discovered this morning, to my surprise, that we had confirmed a
total of seven 160-footers. I had thought the number to be six,
but no, we actually have seven. Two are in a shallow ravine just
north of the ravine with the tree that Will and Ed climbed. One
of the two new trees was measured by Lee to a height of 166.1
feet. I got 165.5 feet. It is probably the tallest. So Lee now
holds the record for Wisconsin and New Hampshire. Well, Will
will just have to return in 2004 and confirm Lee's measurement.
Its girth is a respectable 10.3 feet. By contrast, the girth of
the tree that Will climbed is a slender 8.2 feet. When the wind
blew, and it did, the tree swayed mightily. Will has plenty of
images and hopefully he'll share some with other Ents.
One observation Will made that I'm now
hesitant to dispute is the density of 150-footers in the private
Claremont Stand. Will believes that it is the highest in the
Northeast, including the indominatable Cook Forest. I'll bet
Dale's mouth just went agape. After spending about 4.5 hours in
a fairly confined area measuring, counting, and observing. I
think Will may be correct. Let's see why. There are about 20
acres of the tall pines, maybe more. The stand averages between
160 and 190 years of age with a few trees near the Connecticut
River over 200 years. Within the concentration of seven
160-footers, it stood to reason that there would be a lot of
150-footers. Well there are. They are all over the place. I
would guess that a 10 acre area averages at least ten
150-footers per acre and we can probably get another 2 or 3 per
acre out of the remaining 10 acres for a total of about 125.
However, there is a chance that there could be double that
number. At this point, I'm from Missouri. We will just have to
do a lot more measuring to settle the question. The problem in
quick passes through the area is that many of the pines have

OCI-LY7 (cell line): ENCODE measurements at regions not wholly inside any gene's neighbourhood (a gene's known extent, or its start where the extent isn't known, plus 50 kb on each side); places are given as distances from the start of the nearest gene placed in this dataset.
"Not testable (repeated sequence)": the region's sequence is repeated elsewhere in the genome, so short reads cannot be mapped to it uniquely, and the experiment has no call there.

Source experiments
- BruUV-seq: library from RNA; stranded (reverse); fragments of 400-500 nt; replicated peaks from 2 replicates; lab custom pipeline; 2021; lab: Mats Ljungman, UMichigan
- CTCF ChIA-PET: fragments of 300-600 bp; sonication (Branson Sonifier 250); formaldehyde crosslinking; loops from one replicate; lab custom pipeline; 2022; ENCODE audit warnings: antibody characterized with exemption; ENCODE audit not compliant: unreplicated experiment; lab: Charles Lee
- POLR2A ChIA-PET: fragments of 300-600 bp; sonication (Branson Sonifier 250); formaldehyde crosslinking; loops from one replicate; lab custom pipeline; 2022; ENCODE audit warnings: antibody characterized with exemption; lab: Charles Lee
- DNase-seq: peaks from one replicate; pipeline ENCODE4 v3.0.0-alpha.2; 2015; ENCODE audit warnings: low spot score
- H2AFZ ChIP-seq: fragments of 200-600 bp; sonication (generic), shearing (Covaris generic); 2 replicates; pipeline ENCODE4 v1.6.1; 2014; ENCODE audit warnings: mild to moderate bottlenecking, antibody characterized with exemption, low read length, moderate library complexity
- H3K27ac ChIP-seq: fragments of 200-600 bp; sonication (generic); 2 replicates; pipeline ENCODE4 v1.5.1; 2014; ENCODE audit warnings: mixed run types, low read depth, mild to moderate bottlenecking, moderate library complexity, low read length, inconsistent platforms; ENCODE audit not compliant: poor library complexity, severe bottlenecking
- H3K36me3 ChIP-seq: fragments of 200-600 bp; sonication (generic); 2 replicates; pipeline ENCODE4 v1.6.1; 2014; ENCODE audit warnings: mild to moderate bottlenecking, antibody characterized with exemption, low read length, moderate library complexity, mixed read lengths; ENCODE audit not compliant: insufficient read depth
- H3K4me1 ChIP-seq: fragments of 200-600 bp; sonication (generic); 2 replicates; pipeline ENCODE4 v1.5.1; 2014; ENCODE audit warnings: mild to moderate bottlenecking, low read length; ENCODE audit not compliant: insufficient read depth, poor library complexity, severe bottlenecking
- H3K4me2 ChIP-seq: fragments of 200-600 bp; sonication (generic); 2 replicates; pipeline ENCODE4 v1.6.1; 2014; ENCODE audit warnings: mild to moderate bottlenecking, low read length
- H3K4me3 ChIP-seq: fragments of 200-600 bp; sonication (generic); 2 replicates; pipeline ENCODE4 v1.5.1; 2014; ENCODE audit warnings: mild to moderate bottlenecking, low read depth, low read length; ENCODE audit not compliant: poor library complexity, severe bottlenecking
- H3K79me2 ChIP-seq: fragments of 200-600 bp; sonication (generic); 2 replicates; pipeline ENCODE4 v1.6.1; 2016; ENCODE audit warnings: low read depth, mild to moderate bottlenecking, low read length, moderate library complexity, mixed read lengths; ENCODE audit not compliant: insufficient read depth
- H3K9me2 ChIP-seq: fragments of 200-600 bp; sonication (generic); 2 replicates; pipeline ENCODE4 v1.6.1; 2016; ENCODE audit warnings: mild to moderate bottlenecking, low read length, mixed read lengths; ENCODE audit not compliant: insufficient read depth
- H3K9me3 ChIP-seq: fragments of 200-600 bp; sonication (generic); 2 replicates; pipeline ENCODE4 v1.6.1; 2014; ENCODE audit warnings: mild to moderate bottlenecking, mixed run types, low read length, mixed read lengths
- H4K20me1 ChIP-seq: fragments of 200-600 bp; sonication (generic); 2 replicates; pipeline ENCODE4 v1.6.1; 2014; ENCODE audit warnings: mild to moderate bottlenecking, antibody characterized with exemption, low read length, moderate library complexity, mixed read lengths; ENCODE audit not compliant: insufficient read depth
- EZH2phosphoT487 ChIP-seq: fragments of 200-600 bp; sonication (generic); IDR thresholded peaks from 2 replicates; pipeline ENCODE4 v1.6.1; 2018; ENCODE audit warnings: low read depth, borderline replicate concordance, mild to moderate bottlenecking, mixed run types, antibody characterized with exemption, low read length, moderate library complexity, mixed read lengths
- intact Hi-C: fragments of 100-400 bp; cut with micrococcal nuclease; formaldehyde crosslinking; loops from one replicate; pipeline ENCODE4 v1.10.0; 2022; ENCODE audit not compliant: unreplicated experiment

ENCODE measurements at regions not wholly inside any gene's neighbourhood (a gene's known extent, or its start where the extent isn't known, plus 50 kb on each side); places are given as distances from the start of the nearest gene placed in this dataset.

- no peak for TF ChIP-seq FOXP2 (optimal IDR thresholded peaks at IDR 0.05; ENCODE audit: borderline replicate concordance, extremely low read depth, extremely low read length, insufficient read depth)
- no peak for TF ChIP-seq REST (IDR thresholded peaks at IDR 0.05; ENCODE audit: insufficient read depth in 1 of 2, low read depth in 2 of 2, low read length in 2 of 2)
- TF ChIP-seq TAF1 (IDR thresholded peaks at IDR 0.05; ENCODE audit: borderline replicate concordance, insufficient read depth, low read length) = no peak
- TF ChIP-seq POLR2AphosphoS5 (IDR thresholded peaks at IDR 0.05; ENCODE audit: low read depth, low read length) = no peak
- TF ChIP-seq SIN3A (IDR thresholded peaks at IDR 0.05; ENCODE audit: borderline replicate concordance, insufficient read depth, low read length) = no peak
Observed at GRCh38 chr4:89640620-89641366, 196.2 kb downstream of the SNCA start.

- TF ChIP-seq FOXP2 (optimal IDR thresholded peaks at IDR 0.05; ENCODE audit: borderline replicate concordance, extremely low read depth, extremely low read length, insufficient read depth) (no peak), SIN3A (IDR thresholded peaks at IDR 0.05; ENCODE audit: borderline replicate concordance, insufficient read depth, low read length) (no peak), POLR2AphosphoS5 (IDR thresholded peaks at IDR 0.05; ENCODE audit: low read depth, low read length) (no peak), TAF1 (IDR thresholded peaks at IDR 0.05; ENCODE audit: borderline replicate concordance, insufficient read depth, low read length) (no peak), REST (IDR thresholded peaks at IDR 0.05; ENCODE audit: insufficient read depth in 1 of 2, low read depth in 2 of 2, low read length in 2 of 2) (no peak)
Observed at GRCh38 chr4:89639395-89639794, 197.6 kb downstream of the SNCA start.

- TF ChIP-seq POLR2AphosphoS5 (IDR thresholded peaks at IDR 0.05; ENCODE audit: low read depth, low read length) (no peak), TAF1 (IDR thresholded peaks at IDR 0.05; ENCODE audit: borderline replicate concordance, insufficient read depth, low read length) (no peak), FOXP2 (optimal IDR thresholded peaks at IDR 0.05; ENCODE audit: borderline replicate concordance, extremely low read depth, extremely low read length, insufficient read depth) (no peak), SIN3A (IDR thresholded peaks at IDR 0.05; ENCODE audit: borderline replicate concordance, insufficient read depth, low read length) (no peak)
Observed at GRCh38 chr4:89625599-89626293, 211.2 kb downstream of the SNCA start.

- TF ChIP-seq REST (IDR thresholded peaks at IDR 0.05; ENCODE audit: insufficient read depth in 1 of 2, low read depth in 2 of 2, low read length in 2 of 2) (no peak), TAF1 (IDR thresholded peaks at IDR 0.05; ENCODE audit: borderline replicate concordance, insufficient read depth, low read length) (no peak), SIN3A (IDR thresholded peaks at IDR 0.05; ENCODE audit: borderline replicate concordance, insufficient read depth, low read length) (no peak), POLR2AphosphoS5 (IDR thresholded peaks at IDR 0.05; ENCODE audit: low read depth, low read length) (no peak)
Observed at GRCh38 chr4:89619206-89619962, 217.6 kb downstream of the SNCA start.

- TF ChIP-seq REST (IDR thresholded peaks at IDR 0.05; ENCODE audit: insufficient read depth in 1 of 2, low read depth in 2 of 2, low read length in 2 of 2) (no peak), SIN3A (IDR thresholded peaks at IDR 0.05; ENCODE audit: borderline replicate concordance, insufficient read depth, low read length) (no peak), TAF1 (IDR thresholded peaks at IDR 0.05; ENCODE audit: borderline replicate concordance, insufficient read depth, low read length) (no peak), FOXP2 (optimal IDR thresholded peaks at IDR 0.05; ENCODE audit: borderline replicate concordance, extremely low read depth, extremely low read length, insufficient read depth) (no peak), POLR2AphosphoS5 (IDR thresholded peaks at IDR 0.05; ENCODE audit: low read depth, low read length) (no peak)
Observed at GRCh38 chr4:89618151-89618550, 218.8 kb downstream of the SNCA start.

re-grown from broken crowns. Long side branches make seeing the
full length of a tree quite difficult. Also a scattering of
deciduous species, especially black and yellow birch, when
leafed out, creates a sub-canopy that makes seeing the tops of
tall pines virtually impossible. The bottom line is that
gathering data on the Claremont forest's vertical structure can
only occur when the deciduous trees have lost their leaves and
even then is extremely time consuming. We'll be at it likely for
several years. Nonetheless, Will's observations about the
density of 150-footers is not to be taken lightly. He's probably
right. Plus, Will has a distinct advantage. He's seen the forest
from the top of the canopy and he reported to us tall pines
jutting up everywhere.
The hardwoods growing among the white
pines at Clarremont are not exceptional, but neither are they
whimps. Lee measured a white ash to over 115 feet in height.
Many hemlocks grow among the pines, but appear to reach heights
of 110 to 115 feet with a few topping 120. The Rucker Index of
the Claremont site is likely between 117 and 120. However, it
would take a lot of time to nudge it past 120.
30, 2003 04:06 PST
This past Sunday's trip to Claremont was by
any measure a tremendous success. The abundance of 150-footers
will make mapping them a multi-year, multi-person task. The
driving time to Claremont is between 1.5 and 1.75 hours. But as
with Mohawk, it will be a labor of love. So, at this point where
do we stand with the 11 top super pine groves in the Northeast?
1. Cook Forest State Park, PA
2. Claremont, NH
3. Mohawk Trail State Forest, MA
4. Hearts Content Natural Area, PA
5. Paul Smith College Elders Grove, NY
6. William Cullen Bryant Homestead, MA
7. Anders Run, PA
8. Ice Glen, MA
9. Tamworth Pines, NH
10. Ordway Pines, ME
11. Fisher Scott Memorial Pines, VT